NOBLESVILLE, Ind. (WISH) — Hours after Indianapolis Colts owner Jim Irsay pleaded guilty to one misdemeanor count of operating while intoxicated, the NFL suspended him for six games and fined him $500,000 for violating the NFL personal conduct policy, the NFL said on Tuesday.
Irsay will be suspended from the team’s first six regular-season games and can return to the Colts’ game against the Houston Texans on Oct. 9, according to a statement provided by the NFL.
Terms of Irsay’s suspension include the following, as listed by the NFL:
- During the suspension, which takes effect at 5 p.m. ET tomorrow, Mr. Irsay may not be present at the club’s facility, may not attend any practices or games, may not represent the club at league or league committee meetings or at any other team or league event, and may not conduct media interviews or engage in social media regarding any team or league matters.
- In addition, Mr. Irsay is fined $500,000, the maximum permitted under league rules.
- Irsay will be subject to ongoing treatment, counseling, and testing as determined by medical professionals and the Indiana court.
In a letter to Irsay, Commissioner Roger Goodell wrote:
“I have stated on numerous occasions that owners, management personnel and coaches must be held to a higher standard than players. We discussed this during our meeting and you expressed your support for that view, volunteering that owners should be held to the highest standard.”
The following statement from Jim Irsay was sent out shortly after the announcement of his suspension:
I acknowledge the mistake I made last March and stand responsible for the consequences of that mistake, for which I sincerely apologize to our community and to Colts fans everywhere. Even more importantly, though, I am committed to do everything in my power to turn this whole experience into a positive event for myself, my family, and the community. In retrospect, I now know that the incident opened my eyes to issues in my life that needed addressing and helped put me on the path to regain my health. I truly hope and pray that my episode will help in some small measure to diminish the stigma surrounding our country’s terrible and deadly problem of addiction. It is a disease like other progressive, terminal diseases—one that can only be successfully treated by understanding, committed hard work, and spiritual growth. I am deeply grateful for the tremendous outpouring of love and support during these past few months from my family, friends, care-givers, and our great community. Please know I am firmly committed to staying on my path to good health and I look forward to a great season.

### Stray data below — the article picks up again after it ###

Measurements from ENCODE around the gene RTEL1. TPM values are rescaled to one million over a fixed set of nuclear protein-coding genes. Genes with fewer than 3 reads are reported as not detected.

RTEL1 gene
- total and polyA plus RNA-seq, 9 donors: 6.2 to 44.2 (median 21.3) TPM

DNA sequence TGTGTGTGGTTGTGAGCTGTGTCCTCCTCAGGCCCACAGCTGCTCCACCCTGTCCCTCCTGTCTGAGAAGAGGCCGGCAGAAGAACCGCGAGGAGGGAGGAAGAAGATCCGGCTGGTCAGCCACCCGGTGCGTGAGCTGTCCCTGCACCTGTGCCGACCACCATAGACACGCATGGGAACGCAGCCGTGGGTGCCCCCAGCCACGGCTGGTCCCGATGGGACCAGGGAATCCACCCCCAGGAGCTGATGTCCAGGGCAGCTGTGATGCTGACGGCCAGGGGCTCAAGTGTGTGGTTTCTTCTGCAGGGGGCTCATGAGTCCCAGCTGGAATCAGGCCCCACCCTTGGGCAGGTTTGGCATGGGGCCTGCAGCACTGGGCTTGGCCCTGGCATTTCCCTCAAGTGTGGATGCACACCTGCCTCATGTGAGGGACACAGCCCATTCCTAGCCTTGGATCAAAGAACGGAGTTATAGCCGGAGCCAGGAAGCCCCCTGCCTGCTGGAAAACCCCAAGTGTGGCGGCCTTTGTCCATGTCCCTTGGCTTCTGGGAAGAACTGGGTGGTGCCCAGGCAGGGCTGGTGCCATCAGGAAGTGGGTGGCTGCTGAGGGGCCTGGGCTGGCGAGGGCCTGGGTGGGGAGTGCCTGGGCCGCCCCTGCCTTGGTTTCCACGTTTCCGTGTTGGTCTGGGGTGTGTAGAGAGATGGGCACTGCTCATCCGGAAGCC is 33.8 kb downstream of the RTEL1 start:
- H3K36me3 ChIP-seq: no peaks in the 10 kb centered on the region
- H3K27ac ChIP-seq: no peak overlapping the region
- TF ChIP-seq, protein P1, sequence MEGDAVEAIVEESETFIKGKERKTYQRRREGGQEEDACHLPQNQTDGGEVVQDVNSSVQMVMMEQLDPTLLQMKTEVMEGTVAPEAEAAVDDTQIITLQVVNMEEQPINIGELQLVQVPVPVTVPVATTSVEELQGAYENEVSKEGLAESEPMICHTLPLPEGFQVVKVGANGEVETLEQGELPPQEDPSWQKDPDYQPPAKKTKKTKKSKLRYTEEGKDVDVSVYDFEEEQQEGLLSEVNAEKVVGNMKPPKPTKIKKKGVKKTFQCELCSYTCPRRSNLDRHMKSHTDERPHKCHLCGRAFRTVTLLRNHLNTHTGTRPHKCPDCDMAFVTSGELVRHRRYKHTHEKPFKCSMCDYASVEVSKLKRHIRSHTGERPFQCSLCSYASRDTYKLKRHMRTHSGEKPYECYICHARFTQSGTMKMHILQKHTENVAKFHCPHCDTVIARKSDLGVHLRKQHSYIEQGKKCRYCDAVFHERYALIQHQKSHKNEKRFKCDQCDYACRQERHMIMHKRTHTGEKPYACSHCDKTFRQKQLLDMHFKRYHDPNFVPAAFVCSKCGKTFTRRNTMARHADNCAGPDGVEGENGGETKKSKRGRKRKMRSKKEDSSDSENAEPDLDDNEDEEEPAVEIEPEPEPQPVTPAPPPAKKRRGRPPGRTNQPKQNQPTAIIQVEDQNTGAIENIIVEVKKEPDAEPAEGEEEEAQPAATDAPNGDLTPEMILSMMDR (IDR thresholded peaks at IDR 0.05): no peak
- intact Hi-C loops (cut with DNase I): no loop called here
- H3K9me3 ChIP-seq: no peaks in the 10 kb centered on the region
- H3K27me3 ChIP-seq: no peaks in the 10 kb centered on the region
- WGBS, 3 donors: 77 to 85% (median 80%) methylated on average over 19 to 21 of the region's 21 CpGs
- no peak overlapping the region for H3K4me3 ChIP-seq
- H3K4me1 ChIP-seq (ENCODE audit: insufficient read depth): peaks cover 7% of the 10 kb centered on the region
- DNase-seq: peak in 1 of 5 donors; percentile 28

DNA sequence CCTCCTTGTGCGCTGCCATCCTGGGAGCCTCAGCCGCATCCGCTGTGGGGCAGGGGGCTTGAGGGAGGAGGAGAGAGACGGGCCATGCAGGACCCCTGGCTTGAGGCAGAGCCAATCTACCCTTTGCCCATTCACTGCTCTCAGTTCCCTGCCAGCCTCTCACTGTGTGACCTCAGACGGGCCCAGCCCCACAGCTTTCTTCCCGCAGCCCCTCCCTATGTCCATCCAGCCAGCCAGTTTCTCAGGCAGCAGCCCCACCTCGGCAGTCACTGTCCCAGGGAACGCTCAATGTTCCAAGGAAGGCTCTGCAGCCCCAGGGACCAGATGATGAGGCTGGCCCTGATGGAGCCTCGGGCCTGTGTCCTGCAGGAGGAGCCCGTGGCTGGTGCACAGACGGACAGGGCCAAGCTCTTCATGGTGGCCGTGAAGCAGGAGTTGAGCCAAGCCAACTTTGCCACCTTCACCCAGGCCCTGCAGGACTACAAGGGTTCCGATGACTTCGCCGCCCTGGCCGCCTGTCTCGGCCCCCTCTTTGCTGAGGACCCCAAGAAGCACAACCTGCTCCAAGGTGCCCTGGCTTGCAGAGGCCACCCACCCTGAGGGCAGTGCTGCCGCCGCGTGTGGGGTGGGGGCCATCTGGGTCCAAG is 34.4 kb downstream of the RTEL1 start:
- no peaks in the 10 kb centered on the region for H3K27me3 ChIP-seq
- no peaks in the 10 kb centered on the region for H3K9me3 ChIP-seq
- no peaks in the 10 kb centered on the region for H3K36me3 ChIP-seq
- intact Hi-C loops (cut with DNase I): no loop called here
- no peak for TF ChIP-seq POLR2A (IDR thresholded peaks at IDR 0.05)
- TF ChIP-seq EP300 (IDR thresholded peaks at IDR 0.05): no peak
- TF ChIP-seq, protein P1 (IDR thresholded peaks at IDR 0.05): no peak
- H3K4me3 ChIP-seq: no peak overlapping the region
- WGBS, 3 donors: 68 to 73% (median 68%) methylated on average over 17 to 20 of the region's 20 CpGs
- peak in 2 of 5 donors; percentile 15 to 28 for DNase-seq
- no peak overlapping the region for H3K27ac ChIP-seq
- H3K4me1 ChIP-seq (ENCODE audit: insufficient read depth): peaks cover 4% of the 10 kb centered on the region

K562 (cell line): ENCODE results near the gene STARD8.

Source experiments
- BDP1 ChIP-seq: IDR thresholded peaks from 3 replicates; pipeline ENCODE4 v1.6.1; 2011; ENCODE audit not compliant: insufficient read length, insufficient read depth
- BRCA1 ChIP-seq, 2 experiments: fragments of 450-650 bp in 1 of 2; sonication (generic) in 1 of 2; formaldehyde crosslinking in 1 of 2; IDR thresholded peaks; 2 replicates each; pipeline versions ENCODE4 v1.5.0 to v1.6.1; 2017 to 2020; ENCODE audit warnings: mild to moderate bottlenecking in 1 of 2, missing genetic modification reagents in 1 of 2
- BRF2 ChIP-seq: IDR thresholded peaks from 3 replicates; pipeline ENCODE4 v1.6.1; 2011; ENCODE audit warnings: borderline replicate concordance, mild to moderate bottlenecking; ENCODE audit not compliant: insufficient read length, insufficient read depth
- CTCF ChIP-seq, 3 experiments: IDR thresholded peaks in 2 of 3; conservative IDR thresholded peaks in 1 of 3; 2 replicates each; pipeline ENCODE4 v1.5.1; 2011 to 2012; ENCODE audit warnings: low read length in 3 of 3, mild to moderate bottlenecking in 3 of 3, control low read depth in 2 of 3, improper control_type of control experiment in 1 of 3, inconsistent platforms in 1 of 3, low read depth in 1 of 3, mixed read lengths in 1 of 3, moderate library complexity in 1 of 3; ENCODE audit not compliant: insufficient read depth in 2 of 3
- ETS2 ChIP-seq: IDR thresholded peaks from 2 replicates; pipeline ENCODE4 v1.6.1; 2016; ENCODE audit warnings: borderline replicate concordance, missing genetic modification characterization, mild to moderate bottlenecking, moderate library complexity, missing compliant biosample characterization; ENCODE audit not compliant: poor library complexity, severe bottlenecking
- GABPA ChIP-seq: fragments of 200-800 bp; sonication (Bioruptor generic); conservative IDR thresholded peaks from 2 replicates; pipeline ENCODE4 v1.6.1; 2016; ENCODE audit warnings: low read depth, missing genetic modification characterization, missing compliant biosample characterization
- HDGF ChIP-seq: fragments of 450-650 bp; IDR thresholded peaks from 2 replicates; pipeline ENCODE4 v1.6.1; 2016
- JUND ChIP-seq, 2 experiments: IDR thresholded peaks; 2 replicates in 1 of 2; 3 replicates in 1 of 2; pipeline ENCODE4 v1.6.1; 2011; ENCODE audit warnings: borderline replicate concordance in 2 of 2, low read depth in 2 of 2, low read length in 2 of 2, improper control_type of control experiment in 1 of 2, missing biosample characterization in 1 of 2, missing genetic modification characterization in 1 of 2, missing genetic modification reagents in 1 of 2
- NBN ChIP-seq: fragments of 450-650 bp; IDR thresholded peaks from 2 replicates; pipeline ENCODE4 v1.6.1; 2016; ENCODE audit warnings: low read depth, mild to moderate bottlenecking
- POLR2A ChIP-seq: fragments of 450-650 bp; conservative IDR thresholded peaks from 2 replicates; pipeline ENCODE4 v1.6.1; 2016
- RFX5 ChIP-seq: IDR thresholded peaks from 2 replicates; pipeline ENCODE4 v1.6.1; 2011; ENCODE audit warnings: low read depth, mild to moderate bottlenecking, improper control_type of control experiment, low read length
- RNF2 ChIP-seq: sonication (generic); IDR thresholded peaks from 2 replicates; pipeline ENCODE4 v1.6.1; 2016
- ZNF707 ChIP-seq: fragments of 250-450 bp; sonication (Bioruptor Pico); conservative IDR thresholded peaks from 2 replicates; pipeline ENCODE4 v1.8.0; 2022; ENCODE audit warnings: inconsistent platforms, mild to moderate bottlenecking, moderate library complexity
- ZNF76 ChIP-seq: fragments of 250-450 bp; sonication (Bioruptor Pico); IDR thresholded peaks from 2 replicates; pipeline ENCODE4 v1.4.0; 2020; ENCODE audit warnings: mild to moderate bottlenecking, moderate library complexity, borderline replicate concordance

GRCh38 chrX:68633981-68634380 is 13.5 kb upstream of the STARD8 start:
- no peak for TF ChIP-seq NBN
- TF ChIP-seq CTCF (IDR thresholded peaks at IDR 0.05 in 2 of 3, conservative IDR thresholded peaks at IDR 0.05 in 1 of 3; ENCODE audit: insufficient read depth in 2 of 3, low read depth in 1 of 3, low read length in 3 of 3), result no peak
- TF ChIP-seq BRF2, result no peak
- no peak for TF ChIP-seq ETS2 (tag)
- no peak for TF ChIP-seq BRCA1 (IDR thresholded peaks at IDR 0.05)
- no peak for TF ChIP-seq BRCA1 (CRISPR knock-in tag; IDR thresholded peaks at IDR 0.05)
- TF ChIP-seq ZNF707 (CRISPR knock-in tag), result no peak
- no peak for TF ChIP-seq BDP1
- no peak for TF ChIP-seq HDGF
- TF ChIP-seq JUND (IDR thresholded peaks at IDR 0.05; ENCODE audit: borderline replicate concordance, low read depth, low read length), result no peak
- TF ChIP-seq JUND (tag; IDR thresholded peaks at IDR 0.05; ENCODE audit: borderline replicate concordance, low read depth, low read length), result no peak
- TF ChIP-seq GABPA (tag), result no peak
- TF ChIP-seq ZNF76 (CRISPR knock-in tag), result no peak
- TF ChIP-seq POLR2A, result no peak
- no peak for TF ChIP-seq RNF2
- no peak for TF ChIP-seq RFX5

Earlier Tuesday, Irsay pleaded guilty to one misdemeanor count of operating while intoxicated. He was arrested in March on charges of operating a vehicle while intoxicated and possession of a controlled substance. Inside Judge Richard Campbell’s courtroom, Irsay was asked if he dealt with addiction, to which the Colts owner replied: “I have had it in the past… with problems I’ve had in the past.”
Irsay’s attorney James Voyles said his client would continue to receive “treatment” under the terms of the plea agreement, which will last for one year. At one point during the hearing, the judge asked Irsay, “I assume you will be able get around for the next year without a license?” To which Irsay replied: “Yes.”
As part of the plea deal with prosecutors, Irsay must serve one year on probation, during which time he can’t drive, drink or possess alcohol and must provided confirmation of prescribed medicines if asked. He also must attend a victim impact class. Miksha said the second misdemeanor charge involving possession of a controlled substance was dropped because they couldn’t prove the prescriptions didn’t belong to Irsay. In open court Tuesdsay, Irsay told Judge Campbell he did not have a prescription for the medications that night. He later acknowledged that he takes heart and blood pressure medication and medication for pain.
Irsay’s entrance and exit from the Hamilton County courthouse was an orchestrated affair with private security monitoring doors both inside and outside of the courthouse. Irsay, who thanked fans for their “support” in a brief exchange with reporters before the hearing, later avoided talking to reporters by leaving through a basement tunnel that led from the probation office in the current judicial center to the old courthouse in Noblesville.
Since his March arrest, all parties have been somewhat mum about the case – only choosing to announce developments on the Friday before the Memorial Day and Labor Day holiday weekends.
When asked if that gave the appearance of preferential treatment, Miksha said: “I don’t think it has that appearance. The plea agreement that was tendered under the same terms that many of our OWI defendants have.” Later he added: “Let me talk about the one I can control. That Friday before Memorial Day that was our call. And that was so I didn’t have to deal with all of you. In criminal litigation, I cannot say much beyond what’s in the public record.”
Steve Stoesz, a defense attorney with no ties to Irsay’s case, said the punishment fit the crime.
“I do not believe there was preferential treatment – Mr Irsay received the guilty plea agreeemnt that one of my clients might receive or any other person charged with a similar offense,” he said.